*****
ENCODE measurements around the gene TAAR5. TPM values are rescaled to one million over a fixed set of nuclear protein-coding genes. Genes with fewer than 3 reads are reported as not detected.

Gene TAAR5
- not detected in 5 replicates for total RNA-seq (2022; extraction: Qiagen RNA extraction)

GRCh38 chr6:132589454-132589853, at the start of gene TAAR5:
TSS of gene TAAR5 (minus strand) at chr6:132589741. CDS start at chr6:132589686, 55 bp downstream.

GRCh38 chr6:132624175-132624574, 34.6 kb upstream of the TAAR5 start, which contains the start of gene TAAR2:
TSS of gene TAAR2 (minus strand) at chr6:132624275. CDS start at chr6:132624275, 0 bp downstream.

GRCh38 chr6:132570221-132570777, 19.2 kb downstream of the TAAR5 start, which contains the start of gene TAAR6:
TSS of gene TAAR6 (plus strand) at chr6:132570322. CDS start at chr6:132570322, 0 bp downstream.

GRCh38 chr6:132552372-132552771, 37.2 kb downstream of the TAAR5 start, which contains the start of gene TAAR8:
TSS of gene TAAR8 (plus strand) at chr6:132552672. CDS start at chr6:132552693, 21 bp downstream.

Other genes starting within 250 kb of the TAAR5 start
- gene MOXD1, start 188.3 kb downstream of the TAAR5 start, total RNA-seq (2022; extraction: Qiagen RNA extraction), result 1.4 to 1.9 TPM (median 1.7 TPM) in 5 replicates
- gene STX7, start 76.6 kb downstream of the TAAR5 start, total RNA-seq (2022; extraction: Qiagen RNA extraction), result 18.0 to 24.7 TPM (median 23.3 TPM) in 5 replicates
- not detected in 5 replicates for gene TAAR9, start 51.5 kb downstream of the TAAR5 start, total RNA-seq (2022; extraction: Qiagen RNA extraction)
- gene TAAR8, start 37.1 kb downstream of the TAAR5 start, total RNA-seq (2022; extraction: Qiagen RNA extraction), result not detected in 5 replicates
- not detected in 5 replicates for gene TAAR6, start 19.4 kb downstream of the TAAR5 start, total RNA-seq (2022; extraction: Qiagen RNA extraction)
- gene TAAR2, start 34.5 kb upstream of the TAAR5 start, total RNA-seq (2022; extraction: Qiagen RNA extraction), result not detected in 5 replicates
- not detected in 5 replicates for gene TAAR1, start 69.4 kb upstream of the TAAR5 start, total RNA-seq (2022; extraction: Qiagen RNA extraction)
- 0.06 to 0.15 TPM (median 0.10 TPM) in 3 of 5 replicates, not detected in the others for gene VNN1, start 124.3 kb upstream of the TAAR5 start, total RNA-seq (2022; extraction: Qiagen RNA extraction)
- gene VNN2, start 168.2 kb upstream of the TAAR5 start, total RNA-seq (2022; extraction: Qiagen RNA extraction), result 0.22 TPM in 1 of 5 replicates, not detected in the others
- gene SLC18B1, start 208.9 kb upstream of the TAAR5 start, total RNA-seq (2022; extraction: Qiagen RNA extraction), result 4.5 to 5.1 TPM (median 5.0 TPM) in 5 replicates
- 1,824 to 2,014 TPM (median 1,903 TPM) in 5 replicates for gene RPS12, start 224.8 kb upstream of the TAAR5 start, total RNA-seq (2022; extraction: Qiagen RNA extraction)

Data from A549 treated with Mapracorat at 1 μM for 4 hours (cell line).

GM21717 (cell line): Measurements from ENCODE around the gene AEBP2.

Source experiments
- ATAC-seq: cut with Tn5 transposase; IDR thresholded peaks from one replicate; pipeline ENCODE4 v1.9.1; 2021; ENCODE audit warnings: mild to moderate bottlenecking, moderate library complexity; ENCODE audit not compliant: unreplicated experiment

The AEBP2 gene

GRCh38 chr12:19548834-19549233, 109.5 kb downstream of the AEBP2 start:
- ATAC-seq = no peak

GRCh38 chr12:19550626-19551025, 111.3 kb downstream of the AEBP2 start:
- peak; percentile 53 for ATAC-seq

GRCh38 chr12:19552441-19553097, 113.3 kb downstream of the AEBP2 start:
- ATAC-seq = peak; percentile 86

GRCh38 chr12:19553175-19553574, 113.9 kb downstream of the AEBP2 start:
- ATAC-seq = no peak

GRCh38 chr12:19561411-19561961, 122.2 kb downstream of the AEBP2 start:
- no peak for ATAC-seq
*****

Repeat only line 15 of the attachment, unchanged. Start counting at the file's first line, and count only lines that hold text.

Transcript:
- not detected in 5 replicates for gene TAAR9, start 51.5 kb downstream of the TAAR5 start, total RNA-seq (2022; extraction: Qiagen RNA extraction)